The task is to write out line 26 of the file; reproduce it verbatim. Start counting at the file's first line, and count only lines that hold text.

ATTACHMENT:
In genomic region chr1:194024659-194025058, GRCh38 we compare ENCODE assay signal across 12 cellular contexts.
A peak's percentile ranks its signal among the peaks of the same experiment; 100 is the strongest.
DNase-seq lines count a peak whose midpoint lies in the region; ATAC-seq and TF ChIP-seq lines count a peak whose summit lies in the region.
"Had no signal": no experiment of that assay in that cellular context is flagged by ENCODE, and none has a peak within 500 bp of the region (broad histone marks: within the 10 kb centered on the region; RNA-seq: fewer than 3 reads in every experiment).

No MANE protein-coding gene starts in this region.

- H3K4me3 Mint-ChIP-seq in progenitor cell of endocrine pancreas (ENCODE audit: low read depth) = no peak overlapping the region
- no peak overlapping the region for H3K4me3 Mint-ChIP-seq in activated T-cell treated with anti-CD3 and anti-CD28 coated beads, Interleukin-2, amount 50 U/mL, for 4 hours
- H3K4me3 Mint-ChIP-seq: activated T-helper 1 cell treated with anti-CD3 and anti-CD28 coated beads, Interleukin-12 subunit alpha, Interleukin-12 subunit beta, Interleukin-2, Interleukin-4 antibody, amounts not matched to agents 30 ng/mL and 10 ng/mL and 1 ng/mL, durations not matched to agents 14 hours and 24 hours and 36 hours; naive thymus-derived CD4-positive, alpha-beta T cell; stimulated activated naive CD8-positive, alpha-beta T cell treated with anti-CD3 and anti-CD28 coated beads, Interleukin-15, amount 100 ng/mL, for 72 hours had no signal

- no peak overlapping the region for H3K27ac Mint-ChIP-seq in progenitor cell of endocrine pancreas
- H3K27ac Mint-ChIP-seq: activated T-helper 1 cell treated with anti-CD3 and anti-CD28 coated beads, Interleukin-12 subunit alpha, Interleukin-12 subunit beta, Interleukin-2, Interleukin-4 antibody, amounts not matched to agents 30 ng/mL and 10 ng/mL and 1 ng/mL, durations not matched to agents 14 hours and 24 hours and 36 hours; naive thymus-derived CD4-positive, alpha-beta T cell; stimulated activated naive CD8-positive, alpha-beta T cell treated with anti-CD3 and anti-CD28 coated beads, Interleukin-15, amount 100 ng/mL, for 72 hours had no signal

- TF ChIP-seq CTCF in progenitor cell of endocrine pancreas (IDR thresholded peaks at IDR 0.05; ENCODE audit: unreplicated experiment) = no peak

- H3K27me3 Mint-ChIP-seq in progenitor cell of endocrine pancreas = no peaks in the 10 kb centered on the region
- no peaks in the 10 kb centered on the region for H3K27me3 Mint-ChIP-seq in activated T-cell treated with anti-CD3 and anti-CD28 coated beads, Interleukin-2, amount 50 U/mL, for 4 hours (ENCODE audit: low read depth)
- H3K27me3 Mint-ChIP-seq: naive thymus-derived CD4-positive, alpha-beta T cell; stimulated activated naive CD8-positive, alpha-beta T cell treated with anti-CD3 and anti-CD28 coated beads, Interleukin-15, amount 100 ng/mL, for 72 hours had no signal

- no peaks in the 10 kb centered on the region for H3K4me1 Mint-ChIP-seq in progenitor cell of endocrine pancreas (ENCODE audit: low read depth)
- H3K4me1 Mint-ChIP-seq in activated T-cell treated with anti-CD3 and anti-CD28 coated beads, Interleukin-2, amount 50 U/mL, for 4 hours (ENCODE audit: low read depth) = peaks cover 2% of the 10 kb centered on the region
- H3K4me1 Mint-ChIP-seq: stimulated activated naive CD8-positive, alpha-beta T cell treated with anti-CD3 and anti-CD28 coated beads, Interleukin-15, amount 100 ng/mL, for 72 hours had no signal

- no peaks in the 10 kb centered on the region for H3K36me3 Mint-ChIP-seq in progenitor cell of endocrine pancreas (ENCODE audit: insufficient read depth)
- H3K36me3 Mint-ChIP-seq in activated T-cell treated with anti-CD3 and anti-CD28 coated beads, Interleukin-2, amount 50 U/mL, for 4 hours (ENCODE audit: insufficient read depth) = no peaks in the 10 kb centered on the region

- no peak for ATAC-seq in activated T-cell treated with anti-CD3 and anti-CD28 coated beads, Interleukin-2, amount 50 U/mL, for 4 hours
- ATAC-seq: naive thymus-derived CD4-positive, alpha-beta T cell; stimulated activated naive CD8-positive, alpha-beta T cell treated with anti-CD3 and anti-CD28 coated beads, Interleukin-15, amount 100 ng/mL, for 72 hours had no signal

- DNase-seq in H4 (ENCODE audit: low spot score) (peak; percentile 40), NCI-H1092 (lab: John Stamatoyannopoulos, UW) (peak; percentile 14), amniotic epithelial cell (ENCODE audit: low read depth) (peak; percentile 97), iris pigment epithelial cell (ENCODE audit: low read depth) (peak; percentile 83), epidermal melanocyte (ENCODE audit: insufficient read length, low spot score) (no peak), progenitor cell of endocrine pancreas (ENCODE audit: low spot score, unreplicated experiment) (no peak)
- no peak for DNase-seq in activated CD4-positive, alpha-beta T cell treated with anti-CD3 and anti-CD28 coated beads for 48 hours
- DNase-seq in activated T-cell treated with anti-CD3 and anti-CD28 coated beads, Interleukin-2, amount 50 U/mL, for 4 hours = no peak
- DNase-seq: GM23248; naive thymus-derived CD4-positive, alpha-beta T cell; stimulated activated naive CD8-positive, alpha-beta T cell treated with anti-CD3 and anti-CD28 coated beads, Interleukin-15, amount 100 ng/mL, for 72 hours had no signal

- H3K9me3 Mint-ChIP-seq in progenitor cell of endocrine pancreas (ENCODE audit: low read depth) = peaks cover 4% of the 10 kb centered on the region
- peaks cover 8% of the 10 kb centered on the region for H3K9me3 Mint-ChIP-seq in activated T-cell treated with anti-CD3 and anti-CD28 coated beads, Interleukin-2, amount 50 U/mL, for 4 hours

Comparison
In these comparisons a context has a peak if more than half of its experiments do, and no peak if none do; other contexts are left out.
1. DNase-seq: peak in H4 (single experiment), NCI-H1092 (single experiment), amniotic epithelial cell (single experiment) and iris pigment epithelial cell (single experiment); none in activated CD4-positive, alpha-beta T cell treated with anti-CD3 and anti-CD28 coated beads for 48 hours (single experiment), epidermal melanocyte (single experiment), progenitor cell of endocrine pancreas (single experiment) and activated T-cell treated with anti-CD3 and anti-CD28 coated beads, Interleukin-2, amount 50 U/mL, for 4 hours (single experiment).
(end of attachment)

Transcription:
- H3K9me3 Mint-ChIP-seq in progenitor cell of endocrine pancreas (ENCODE audit: low read depth) = peaks cover 4% of the 10 kb centered on the region